There are at least two Jersey Devils: the variety found in folklore dating at least over the range of years 1735 to 1909, and the Jersey Devil of modern sightings. The Jersey Devil of folklore is a creature that may or may not be vaguely human-shaped. It has hooves, a snake's tail, bat-wings and a head that looks something like a horse. Altogether, except for being hairy in some reports, it roughly resembles a dragon.
In fact, it was described as a dragon by many of the early witnesses.
This Jersey devil often glows, and it can breathe fire or poison the water with its breath, both classic dragon characteristics.
The Jersey Devil of folklore is also known as the Leeds Devil. Local residents trace its origin to a woman named Leeds, a mistress of a British soldier who was suspected of being a witch. When she gave birth to her thirteenth child, she cursed it. The babe was born a demon-dragon and soon took to terrorizing the populace and eating children.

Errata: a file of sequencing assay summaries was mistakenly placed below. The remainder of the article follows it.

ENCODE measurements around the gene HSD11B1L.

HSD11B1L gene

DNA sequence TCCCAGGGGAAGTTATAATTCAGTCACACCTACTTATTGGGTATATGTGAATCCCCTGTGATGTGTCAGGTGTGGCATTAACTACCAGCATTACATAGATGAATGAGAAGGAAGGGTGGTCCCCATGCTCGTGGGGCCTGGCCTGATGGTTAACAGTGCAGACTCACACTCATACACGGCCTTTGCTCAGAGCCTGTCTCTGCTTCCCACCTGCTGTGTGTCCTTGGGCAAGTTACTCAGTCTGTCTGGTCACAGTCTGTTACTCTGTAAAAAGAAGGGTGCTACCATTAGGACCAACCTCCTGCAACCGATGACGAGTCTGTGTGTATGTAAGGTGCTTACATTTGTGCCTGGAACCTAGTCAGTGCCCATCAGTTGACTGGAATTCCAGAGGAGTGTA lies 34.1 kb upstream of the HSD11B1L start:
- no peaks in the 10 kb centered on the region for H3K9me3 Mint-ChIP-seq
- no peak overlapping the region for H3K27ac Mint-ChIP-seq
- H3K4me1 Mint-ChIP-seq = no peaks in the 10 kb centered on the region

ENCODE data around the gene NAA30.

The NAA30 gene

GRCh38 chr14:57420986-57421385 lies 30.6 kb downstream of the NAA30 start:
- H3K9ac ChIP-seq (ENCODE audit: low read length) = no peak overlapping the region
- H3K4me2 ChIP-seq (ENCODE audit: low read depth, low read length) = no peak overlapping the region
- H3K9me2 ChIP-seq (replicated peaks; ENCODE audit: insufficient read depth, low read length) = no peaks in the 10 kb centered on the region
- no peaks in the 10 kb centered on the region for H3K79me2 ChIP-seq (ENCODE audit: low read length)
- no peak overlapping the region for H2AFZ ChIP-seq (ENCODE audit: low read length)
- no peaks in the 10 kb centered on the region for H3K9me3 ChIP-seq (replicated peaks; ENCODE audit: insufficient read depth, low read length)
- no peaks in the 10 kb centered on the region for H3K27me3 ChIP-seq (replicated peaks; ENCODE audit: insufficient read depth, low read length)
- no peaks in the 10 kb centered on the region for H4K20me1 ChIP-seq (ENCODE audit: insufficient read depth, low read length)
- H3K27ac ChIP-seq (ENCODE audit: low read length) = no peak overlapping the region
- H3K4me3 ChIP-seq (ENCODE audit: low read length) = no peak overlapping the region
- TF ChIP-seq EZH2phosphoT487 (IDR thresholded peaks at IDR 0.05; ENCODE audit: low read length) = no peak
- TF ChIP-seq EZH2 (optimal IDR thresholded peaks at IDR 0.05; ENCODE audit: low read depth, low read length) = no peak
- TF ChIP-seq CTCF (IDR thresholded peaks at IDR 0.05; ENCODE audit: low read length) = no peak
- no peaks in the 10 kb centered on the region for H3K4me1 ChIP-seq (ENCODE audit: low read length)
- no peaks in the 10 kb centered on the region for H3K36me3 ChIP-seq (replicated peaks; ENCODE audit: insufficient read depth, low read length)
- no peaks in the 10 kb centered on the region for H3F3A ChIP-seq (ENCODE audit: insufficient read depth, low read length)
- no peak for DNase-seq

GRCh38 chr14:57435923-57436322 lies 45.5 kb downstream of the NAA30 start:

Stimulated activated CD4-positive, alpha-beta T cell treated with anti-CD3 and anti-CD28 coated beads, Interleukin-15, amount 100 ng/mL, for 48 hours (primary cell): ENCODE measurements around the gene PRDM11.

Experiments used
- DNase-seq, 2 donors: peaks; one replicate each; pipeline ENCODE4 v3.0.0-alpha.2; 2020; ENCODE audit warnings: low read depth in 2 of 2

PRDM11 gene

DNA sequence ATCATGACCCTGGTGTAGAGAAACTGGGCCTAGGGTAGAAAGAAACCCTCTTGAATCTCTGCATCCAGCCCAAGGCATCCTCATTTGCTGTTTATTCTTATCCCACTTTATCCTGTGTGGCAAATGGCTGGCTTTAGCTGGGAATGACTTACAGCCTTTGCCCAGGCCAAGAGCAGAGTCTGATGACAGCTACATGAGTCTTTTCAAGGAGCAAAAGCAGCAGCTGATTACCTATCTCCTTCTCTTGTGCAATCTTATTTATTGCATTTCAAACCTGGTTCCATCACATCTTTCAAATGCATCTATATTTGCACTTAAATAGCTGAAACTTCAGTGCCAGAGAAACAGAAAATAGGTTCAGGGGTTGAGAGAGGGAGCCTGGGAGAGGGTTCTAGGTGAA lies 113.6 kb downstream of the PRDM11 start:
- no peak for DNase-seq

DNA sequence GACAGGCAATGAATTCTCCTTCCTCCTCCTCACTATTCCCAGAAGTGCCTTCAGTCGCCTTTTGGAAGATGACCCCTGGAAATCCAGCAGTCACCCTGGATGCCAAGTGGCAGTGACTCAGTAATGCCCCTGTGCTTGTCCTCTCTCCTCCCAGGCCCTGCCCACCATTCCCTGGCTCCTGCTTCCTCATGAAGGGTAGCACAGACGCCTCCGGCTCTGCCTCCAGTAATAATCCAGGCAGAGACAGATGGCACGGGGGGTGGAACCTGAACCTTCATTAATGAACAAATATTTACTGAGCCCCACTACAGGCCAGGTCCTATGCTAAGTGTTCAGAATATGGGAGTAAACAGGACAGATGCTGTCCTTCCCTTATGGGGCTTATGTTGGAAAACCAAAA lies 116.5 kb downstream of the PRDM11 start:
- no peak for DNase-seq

The Jersey Devil of modern sightings is a bunch of different things. The name has been applied to cryptids that more or less resemble the original Jersey Devil, but it is also applied to nearly every New Jersey cryptid imaginable, such as hairy humanoids that resemble Bigfoot, mystery birds, and even Eastern cougars. One "Jersey Devil" sighting described a hairy humanoid with a deer's head and glowing red eyes. A number of well-publicized but not very convincing hoaxes have managed to confuse the matter even more, scaring researchers away from whatever real Jersey Devil might or might not exist
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